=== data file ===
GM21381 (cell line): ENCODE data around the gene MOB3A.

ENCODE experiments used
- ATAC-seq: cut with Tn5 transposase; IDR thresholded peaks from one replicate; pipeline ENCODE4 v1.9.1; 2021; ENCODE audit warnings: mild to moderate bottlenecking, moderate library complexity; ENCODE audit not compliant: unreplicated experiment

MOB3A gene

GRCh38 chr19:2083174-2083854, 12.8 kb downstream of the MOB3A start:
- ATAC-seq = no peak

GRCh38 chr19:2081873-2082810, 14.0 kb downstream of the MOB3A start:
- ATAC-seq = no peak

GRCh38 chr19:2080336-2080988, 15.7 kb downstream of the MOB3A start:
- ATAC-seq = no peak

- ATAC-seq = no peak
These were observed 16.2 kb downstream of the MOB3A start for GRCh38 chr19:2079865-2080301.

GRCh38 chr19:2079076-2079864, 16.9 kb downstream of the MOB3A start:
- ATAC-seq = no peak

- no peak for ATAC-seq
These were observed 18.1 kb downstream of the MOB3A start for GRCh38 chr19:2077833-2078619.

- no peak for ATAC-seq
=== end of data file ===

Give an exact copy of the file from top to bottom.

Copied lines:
GM21381 (cell line): ENCODE data around the gene MOB3A.

ENCODE experiments used
- ATAC-seq: cut with Tn5 transposase; IDR thresholded peaks from one replicate; pipeline ENCODE4 v1.9.1; 2021; ENCODE audit warnings: mild to moderate bottlenecking, moderate library complexity; ENCODE audit not compliant: unreplicated experiment

MOB3A gene

GRCh38 chr19:2083174-2083854, 12.8 kb downstream of the MOB3A start:
- ATAC-seq = no peak

GRCh38 chr19:2081873-2082810, 14.0 kb downstream of the MOB3A start:
- ATAC-seq = no peak

GRCh38 chr19:2080336-2080988, 15.7 kb downstream of the MOB3A start:
- ATAC-seq = no peak

- ATAC-seq = no peak
These were observed 16.2 kb downstream of the MOB3A start for GRCh38 chr19:2079865-2080301.

GRCh38 chr19:2079076-2079864, 16.9 kb downstream of the MOB3A start:
- ATAC-seq = no peak

- no peak for ATAC-seq
These were observed 18.1 kb downstream of the MOB3A start for GRCh38 chr19:2077833-2078619.

- no peak for ATAC-seq